Cart 0

Eat Food... Not Too Much.... Mostly Plants

Posted by Julia Smith on

I know I talk a lot about eating less meat but I know that it is easier said than done. Western society has a messed up relationship with food and with meat  in particular but, like many relationships, it doesn't matter how messed up they are.... if they are familiar, they're hard to get out of. If you've never been known another way, it can seem overwhelming to form new habits. 

The way we eat is not only messing with the environment, it is messing with our health with 52% of Canadians classified as overweight or obese according to Statistics Canada.  Rates of Type 2 Diabetes have grown by 70% in the past 10 years. So, even if you are a card carrying member of the Climate Change Deniers Club, it is still in your best interest to change the way you eat. Our fast paced, demanding lifestyles have given rise to "fast food" to the point where renowned food journalist Michael Pollan estimates that up to 20% of meals are now consumed in cars. Time that families used to spend preparing meals and eating together has been taken over by drive throughs and "convenience food." This isn't working for anyone. 

In fact, it seems as if everyone has some kind of food sensitivity these days. Gluten, nitrates, corn, soy, etc. etc. But I often wonder if what folks are sensitive to isn't actually the dreaded <insert demonized nutrient here> but in fact, the other crap that so often accompanies it. For example, a lot of folks feel better when they cut gluten out of their diets. But giving up gluten usually means cutting back on all the other nasty ingredients you find in processed foods that typically contain gluten. Have you looked at the ingredients label on a muffin lately? 

Or how about some turkey sausage?

The solution to so many of our environmental, economic, health and social problems is really quite simple. Michael Pollan nailed it when he said "Eat food... not too much.... mostly plants." "Eat food" means to eat real food -- vegetables, fruits, whole grains, and, yes, fish and meat -- and to avoid what Pollan calls "edible food-like substances." What if instead of jumping on the latest fad diet bandwagon you did just that?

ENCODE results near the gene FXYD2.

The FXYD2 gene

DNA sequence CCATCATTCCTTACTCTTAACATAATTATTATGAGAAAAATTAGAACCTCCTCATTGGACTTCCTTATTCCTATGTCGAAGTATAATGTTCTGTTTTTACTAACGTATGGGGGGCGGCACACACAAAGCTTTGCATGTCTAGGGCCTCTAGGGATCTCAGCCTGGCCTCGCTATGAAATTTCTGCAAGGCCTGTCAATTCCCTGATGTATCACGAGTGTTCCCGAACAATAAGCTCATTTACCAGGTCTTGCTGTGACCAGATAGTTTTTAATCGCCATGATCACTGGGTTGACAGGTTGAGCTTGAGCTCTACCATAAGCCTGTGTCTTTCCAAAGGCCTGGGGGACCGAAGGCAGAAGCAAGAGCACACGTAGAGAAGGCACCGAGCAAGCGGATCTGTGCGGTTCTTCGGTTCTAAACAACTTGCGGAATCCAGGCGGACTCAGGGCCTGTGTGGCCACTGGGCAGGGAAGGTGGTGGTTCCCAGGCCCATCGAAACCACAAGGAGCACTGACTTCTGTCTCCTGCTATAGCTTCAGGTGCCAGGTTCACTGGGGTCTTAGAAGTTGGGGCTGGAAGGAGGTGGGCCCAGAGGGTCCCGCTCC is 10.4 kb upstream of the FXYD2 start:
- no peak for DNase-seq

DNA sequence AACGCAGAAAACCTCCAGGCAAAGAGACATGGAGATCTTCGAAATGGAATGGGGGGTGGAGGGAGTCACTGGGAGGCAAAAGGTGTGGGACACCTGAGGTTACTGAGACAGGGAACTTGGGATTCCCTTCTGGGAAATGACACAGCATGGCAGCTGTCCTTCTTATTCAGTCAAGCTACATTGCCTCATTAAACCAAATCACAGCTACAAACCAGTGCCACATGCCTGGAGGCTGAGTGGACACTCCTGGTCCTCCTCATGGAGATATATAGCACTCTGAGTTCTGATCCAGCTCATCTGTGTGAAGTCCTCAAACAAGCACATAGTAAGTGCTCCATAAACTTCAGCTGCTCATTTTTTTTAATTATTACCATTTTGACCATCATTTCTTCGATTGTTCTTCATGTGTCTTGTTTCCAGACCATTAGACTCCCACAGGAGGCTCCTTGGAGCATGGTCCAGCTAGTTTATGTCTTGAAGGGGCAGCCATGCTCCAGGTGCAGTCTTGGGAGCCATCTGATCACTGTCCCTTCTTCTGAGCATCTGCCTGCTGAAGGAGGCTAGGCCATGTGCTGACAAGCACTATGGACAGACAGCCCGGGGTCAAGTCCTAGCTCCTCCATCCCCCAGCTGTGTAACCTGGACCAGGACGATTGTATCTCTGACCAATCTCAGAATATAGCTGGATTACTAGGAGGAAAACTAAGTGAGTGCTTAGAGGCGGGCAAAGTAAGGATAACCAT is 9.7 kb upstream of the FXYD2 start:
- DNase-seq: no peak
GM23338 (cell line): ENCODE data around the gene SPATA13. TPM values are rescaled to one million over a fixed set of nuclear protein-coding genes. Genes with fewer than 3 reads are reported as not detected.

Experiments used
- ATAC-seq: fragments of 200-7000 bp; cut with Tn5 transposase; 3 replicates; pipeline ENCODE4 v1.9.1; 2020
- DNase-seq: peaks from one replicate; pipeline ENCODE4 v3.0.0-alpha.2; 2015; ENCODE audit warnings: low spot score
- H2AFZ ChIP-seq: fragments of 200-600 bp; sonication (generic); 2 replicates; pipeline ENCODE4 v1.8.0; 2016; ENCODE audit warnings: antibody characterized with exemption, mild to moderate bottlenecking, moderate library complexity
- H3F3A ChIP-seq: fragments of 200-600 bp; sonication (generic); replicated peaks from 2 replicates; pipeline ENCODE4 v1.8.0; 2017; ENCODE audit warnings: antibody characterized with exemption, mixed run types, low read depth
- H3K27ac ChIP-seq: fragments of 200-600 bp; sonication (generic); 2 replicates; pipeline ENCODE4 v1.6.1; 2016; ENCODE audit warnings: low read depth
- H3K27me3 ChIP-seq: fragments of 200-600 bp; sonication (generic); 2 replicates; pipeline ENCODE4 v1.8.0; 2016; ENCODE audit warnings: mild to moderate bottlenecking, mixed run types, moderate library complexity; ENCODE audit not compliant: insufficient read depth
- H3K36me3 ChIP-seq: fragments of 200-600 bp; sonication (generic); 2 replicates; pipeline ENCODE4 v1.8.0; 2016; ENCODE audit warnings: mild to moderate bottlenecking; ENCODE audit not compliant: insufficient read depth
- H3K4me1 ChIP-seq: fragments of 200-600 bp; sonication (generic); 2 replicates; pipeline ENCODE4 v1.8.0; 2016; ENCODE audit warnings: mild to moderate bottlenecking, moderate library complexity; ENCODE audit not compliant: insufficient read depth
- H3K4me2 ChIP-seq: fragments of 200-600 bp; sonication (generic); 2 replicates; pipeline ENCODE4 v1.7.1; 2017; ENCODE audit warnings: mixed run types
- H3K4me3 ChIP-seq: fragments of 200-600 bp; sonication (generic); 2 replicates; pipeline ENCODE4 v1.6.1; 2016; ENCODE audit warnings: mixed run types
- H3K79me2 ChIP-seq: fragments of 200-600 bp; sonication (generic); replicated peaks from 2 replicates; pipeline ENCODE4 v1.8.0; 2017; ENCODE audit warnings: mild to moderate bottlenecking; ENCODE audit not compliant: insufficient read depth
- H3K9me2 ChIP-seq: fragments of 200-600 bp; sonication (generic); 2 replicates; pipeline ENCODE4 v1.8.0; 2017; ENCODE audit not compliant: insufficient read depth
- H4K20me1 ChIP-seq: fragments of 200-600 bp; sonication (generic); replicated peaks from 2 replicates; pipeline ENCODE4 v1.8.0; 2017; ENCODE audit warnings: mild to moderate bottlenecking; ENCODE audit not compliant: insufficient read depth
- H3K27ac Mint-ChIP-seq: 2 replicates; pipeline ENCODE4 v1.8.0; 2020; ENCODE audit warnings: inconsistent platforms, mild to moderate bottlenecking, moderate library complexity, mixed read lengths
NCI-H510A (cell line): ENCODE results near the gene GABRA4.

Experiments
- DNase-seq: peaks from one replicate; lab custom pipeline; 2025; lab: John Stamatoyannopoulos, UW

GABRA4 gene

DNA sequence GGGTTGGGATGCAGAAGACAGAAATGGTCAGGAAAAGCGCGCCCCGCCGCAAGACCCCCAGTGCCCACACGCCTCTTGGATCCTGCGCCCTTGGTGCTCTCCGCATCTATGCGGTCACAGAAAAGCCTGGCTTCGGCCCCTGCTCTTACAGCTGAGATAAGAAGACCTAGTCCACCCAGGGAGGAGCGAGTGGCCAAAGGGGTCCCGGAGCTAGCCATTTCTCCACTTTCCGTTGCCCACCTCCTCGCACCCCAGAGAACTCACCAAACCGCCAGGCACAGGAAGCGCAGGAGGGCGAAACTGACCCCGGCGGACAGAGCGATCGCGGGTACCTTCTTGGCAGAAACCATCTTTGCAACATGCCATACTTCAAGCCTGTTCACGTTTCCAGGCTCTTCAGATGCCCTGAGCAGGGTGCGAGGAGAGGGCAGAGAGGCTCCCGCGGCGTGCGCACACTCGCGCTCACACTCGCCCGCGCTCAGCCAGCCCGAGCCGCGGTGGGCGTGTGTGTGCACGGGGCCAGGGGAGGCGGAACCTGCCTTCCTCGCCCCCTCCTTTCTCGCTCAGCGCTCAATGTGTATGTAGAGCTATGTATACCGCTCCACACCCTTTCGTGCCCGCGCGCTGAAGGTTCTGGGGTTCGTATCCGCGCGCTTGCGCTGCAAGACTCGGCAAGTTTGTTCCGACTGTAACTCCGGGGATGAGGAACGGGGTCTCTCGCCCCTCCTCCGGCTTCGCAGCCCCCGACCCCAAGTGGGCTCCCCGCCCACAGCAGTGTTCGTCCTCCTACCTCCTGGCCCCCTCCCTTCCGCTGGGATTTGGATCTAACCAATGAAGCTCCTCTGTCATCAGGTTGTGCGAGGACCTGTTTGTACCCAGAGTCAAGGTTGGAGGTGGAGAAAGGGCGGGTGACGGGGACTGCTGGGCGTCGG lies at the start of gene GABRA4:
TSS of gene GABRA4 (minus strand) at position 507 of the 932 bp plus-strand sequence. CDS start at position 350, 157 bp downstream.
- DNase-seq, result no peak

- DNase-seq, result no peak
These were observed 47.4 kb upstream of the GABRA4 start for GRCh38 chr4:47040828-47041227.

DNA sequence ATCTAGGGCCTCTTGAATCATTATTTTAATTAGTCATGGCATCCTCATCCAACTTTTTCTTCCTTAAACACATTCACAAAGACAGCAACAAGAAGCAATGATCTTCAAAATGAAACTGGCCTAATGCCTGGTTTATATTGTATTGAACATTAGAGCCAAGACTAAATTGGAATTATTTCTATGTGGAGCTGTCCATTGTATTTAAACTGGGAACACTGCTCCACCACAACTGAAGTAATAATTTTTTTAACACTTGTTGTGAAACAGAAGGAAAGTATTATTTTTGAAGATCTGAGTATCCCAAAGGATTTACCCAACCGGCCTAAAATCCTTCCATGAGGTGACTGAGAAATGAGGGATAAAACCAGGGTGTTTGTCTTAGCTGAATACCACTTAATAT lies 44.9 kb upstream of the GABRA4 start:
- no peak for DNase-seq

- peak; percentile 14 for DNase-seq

Eating mostly plants means that you can take the same amount of money you would have spent buying way too much meat in the past and buy smaller quantities of healthier meat that was raised more locally, ethically, sustainably. Conventional meat is routinely injected with "liquid enhancement" before sale so you're actually getting less meat than you are paying for. This is one of the reasons why folks report feeling more "full" after a smaller portion of better quality meat. Pasture raised meats are also higher in healthy nutrients like omega 3's  and simply taste much better so you really are getting more for your money.

The truth is that it doesn't take very much meat to complete a healthy diet: One serving of meat and meat alternatives a day for children under 9, one to two for pre-teens , two for females over 14 and three for males over 14. "serving" is:

  • 2 eggs
  • 2 tablespoons of nut butter
  • 3/4 cup of beans
  • 1/4 cup of seeds or nuts
  • 1/2 cup of fish or meat 

One way to think of it is that the meat on your plate should be no bigger than the palm of your hand and there should be at least twice as much vegetables.  That's easy, right?

Are you at least curious? Want to learn more? I strongly recommend Michael Pollen's new film based on his book "In Defence of Food." You can watch the whole film online now. Please post your comments/feedback/suggestions below!

To keep learning, join our mailing list for a weekly email including recipes like this, news from the farm, upcoming events, and more:

Share this post

← Older Post Newer Post →

  • Hey – love your farm, products and, generally, your blog, however I am going to have to disagree with you about Pollan. It all goes downhill at 1:31:45. There are far, far too many sweeping assumptions about health and diet, not to mention an alarmingly elitist and naive obsession with supposed French values: he fails to mention that hamburger joints and kebab (aka Donair shops) are the two most popular foods in France currently, and that France is the most polluted country in Europe from agricultural chemicals, growing, of course all those healthy vegetables and grapes. Not all calories are equal, and to end on the note that we eat too much, without describing what we eat too much of, and claim that whole wheat and low fat yogourt and watermelon are better than bacon and eggs might, I hope, give you pause before such ardent support for Pollan. Of course, he makes some good points, but overall I found this hugely disappointing. Pass me a nice, big fatty porkchop or two, or three, preferably from Urban Digs Farm, and save your “healthy whole grains” for the believers, Mr. Pollan.

    Mike on

Leave a comment

Please note, comments must be approved before they are published.